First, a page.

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By: Deborah Abecassis Warshawsky.  An Akiva parent, Debbie has an MA and PhD in the history of Jewish Bible Interpretation from McGill University as well as a Masters in Library and Information Science (MLIS) also from McGill. 

The first time we went to Disney World, my older girls were four and a half and three, and I was pregnant with my third.  Amidst the noisy chaos of one of the food courts in the Magic Kingdom, we picked up our pre-packaged, frozen and reheated kosher meals and joined my parents – eating regular fare – at the table.   It was loud, the girls were hungry, we were all tired and overwhelmed,  and our meals were neither fresh nor inviting.  When my three-year-old daughter reached for a french fry from her grandmother’s plate – as she had done many-a-time before in kosher restaurants – I said calmly and kindly, “sorry, sweetheart, the french fries are not kosher.”

Without a word, she went back to her (frozen, reheated, kosher) chicken fingers.  How many times had I said, “sorry, no more Backyardigans tonight;” “Time to turn off the TV now;” “No, you cannot have candy 10-minutes before dinner,” and I was bombarded with whining pleas and attempted negotiations.  “Pleeease! Five more minutes? One more episode? Two jellybeans?” What was it about the way I said no when it came to kashrut that conveyed finality?  What nuance could the children hear that was missing with every other request I denied?

This week’s parashah, Bo, relates the last three plagues God brings upon Pharaoh, and the preparations demanded of the Israelites in anticipation of the Exodus.  It is the first narrative of the Torah to contain a comprehensive list of positive and negative commandments including preparing the paschal sacrifice, eating matzah for seven days, eliminating leaven from the house, and keeping the first and seventh days of the holiday as holy (as Yom Tov).  Interestingly, amidst the Passover story and the first set of laws we are required to observe, the Torah enjoins us several times to teach our children.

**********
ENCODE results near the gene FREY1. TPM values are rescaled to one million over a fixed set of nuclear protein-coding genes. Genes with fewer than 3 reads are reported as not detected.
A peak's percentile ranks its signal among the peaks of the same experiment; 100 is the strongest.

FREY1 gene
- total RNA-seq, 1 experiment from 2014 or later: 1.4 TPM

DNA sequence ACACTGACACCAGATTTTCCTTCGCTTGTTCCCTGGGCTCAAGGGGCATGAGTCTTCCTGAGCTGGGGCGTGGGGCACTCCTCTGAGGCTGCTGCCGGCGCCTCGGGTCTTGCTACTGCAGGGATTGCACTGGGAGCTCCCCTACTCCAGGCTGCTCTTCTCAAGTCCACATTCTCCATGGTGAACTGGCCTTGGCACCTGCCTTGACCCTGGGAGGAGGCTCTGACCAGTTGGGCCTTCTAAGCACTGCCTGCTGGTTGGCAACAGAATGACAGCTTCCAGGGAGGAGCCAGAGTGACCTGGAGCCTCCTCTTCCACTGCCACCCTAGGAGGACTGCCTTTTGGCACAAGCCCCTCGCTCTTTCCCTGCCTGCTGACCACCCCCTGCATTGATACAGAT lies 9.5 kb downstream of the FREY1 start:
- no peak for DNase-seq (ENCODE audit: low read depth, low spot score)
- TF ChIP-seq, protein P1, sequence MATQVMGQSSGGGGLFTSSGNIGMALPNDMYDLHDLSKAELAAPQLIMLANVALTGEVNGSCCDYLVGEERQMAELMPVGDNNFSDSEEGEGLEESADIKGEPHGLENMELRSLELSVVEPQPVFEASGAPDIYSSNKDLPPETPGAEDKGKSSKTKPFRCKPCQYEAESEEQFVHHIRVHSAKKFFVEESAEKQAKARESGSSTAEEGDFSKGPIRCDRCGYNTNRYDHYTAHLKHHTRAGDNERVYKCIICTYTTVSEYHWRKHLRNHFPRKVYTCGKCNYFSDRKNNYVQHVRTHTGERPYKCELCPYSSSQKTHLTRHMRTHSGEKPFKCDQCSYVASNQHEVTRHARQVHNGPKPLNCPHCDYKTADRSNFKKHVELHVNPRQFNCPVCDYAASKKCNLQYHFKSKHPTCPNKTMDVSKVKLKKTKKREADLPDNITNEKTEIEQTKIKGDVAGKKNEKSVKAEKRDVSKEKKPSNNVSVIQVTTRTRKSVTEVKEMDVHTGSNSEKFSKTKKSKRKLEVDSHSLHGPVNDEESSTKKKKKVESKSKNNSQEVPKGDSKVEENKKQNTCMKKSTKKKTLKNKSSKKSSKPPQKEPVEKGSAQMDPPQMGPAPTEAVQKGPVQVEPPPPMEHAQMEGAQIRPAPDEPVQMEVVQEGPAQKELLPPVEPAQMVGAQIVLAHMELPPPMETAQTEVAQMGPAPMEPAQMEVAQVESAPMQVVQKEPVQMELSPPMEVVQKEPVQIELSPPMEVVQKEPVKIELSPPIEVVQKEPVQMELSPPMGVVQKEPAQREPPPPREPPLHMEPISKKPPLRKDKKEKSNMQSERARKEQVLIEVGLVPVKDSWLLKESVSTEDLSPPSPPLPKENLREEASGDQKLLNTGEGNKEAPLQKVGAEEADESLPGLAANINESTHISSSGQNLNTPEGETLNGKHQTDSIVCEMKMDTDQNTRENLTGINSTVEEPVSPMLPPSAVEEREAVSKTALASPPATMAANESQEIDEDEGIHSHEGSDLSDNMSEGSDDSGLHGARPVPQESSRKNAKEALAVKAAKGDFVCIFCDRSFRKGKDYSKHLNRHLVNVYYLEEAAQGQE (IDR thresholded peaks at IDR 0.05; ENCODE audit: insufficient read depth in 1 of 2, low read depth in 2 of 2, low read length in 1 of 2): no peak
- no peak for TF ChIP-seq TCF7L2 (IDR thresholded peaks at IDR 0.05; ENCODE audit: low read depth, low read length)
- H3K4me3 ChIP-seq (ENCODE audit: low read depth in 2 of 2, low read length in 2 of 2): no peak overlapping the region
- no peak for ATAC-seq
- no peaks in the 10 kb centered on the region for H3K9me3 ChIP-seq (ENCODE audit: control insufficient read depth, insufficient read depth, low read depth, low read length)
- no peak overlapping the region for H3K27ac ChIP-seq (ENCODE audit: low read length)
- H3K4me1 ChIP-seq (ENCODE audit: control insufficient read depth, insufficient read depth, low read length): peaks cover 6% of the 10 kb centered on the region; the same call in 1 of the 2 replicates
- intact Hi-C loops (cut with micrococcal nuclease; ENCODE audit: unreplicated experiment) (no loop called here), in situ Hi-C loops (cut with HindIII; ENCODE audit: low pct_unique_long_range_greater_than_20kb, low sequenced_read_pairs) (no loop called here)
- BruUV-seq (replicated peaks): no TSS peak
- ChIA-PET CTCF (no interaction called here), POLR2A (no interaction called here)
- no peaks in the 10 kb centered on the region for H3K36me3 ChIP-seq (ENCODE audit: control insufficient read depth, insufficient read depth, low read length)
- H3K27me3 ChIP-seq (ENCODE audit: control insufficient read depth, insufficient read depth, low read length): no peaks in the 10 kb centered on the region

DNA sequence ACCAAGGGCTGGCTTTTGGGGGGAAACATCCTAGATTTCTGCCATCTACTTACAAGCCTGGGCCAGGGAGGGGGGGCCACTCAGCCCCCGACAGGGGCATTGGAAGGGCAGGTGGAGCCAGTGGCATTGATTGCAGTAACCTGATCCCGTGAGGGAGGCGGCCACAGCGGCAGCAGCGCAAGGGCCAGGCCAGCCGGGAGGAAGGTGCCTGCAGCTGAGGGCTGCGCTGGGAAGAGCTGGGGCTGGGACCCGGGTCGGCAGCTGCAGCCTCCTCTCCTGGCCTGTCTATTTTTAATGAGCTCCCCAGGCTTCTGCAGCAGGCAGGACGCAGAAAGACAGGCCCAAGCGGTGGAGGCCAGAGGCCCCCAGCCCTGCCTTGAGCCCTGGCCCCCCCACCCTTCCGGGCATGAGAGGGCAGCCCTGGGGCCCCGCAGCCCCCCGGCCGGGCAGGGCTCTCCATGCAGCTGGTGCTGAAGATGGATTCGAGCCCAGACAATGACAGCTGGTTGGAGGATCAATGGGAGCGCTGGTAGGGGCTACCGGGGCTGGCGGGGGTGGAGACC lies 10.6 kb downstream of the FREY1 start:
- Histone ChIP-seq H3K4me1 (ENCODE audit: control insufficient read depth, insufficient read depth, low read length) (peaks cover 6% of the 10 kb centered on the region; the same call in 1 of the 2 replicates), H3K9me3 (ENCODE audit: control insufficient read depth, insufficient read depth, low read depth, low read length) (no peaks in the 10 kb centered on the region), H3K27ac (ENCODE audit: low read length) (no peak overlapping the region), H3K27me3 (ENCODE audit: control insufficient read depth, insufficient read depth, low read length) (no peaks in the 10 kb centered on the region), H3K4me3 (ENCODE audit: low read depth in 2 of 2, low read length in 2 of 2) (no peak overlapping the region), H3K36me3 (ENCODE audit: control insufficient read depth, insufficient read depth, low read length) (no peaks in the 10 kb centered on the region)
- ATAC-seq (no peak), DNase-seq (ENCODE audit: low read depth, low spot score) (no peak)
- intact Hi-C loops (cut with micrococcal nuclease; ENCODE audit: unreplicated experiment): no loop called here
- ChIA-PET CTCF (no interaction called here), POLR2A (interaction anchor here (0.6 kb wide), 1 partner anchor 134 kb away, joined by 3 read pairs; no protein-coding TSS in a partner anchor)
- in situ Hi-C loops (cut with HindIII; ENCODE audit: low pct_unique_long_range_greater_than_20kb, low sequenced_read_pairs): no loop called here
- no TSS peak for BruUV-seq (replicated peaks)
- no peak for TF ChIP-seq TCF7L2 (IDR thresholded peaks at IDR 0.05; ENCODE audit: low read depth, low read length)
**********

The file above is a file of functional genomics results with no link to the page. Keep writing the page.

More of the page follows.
Prior to the plague of locusts, God tells Moses that He has hardened Pharaoh’s heart, so “You will be able to relate in the ears of your son and your son’s son how I made fools of the Egyptians and how I performed miraculous signs among them – that you may know that I am God.”

After the instructions for preparing their doorposts to protect them from the plague of the firstborn, the Israelites are told, “And it shall be when your children will say to you, what is this service to you? You shall say, it is a pesach feast offering to the Lord Who skipped over the houses of the Children of Israel in Egypt when He smote the Egyptians but He saved our households.”

On the day that the Israelites leave Egypt, Moses tells them that they are obliged to commemorate the Exodus every year with a 7-day festival to God. “And you shall tell your son on that day, saying, it is on account of this that the Lord did for me when I left Egypt.”

Finally, Moses says, “And it shall be when your son will ask you in the future, what is this, you shall say to him, with a strong hand the Lord removed us from Egypt from the house of bondage.”

The connection between God’s commandments, Passover and teaching our children is compelling – a dichotomy of doing and teaching joined in the identity-building, nation-forming story of the Exodus and its holiday of commemoration, bogged in details and minutiae to be observed and rich in larger lessons for humanity.

The commandments show us the primacy of actions in Jewish observance.  We have a lot of Dos and Don’ts and less discussion about what to believe.  The rabbis and philosophers of the past felt that actions, rather than motives or thoughts, shaped one’s character.  One thirteenth-century unknown author – listing all 613 commandments and attempting to explain the reason for each one – wrote: